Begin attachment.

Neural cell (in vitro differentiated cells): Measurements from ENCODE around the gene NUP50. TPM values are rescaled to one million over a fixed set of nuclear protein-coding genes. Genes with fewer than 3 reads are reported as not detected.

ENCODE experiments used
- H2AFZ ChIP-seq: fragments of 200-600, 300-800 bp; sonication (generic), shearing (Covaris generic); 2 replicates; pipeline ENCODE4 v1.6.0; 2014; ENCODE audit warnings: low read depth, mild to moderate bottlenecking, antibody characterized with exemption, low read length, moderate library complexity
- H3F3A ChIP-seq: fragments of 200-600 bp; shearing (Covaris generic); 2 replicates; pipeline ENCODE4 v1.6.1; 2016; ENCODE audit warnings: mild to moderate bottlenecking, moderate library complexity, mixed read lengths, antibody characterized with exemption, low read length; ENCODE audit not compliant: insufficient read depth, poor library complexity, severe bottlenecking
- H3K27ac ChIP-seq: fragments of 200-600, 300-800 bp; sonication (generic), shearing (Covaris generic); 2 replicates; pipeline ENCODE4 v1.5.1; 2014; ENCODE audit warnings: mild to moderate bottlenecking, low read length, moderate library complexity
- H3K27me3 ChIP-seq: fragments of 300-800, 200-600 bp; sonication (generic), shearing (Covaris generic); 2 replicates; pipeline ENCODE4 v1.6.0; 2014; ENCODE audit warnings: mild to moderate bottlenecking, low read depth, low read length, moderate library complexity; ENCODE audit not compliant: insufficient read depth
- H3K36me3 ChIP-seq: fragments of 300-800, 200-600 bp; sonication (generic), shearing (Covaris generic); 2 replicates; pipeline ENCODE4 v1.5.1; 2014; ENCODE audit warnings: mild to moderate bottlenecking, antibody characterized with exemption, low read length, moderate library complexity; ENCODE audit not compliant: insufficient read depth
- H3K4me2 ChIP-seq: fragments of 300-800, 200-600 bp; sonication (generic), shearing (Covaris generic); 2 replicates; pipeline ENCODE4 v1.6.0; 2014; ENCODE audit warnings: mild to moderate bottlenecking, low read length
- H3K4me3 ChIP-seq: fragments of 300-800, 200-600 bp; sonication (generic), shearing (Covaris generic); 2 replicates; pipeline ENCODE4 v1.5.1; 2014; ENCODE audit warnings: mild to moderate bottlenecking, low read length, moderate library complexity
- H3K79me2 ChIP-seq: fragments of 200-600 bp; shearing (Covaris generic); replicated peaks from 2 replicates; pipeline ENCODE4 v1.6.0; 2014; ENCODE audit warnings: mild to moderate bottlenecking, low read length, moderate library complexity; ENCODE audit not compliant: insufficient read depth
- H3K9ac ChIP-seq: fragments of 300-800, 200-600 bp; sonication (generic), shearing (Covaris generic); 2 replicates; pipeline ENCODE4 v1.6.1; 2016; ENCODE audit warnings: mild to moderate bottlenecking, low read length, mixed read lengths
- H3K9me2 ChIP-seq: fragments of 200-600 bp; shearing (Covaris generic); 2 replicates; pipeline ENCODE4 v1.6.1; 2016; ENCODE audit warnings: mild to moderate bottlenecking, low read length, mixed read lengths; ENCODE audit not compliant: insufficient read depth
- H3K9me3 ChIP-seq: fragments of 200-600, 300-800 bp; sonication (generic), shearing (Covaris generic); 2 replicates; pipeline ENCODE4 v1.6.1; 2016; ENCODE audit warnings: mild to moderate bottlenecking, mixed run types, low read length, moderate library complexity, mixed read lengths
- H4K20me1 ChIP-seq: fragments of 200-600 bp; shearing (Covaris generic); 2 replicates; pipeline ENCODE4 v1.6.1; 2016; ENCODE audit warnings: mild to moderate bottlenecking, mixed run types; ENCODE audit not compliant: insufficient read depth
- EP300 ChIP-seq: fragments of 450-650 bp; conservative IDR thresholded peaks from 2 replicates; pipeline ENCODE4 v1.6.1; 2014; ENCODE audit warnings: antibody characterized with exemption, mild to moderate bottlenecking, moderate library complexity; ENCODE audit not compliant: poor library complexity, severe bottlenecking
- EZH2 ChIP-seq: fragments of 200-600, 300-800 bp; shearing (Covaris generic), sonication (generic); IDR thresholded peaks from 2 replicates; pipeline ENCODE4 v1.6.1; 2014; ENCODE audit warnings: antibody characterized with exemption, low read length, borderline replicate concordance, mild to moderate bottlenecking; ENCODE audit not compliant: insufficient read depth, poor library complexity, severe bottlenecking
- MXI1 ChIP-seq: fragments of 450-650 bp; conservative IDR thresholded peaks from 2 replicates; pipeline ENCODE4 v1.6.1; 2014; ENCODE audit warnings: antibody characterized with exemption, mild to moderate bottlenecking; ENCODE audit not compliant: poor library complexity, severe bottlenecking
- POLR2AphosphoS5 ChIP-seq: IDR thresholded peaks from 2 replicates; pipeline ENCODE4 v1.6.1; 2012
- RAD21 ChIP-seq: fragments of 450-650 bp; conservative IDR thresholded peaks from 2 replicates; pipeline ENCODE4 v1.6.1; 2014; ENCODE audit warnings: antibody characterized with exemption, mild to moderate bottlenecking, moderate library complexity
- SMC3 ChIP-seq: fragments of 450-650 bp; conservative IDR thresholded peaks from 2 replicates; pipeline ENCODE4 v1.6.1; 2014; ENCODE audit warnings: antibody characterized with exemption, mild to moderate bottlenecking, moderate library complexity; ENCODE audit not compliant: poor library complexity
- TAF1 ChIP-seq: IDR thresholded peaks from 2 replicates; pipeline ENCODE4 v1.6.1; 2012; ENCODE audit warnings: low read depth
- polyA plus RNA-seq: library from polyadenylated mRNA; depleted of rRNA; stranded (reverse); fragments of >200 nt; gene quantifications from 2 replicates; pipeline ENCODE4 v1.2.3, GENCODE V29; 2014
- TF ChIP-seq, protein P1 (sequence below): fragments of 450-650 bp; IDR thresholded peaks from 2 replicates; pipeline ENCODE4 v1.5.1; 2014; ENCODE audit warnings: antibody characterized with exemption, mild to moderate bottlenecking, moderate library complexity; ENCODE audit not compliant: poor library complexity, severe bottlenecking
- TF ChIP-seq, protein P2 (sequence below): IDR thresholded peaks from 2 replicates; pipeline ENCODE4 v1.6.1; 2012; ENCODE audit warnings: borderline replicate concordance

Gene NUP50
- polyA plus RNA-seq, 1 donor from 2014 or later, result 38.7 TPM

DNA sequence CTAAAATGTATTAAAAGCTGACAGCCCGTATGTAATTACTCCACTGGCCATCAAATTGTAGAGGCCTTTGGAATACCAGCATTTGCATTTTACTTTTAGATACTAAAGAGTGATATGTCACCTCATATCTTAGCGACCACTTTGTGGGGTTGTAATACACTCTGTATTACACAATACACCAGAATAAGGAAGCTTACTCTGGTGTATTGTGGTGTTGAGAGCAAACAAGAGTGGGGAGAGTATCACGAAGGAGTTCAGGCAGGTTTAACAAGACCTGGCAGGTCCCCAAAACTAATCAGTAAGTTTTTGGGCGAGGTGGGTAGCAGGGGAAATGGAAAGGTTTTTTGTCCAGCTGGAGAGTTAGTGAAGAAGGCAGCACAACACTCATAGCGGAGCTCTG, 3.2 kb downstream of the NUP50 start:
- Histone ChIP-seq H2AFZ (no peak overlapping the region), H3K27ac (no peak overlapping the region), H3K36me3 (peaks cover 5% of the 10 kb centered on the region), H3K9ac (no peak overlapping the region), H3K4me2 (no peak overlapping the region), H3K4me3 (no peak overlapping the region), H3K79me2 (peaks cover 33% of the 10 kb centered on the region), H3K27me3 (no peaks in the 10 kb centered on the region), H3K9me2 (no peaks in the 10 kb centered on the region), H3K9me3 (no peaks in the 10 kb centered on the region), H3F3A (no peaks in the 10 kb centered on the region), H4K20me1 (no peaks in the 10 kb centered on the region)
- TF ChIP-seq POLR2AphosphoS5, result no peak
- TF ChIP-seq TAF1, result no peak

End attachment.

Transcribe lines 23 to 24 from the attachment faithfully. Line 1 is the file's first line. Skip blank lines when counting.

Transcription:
- TF ChIP-seq, protein P1 (sequence below): fragments of 450-650 bp; IDR thresholded peaks from 2 replicates; pipeline ENCODE4 v1.5.1; 2014; ENCODE audit warnings: antibody characterized with exemption, mild to moderate bottlenecking, moderate library complexity; ENCODE audit not compliant: poor library complexity, severe bottlenecking
- TF ChIP-seq, protein P2 (sequence below): IDR thresholded peaks from 2 replicates; pipeline ENCODE4 v1.6.1; 2012; ENCODE audit warnings: borderline replicate concordance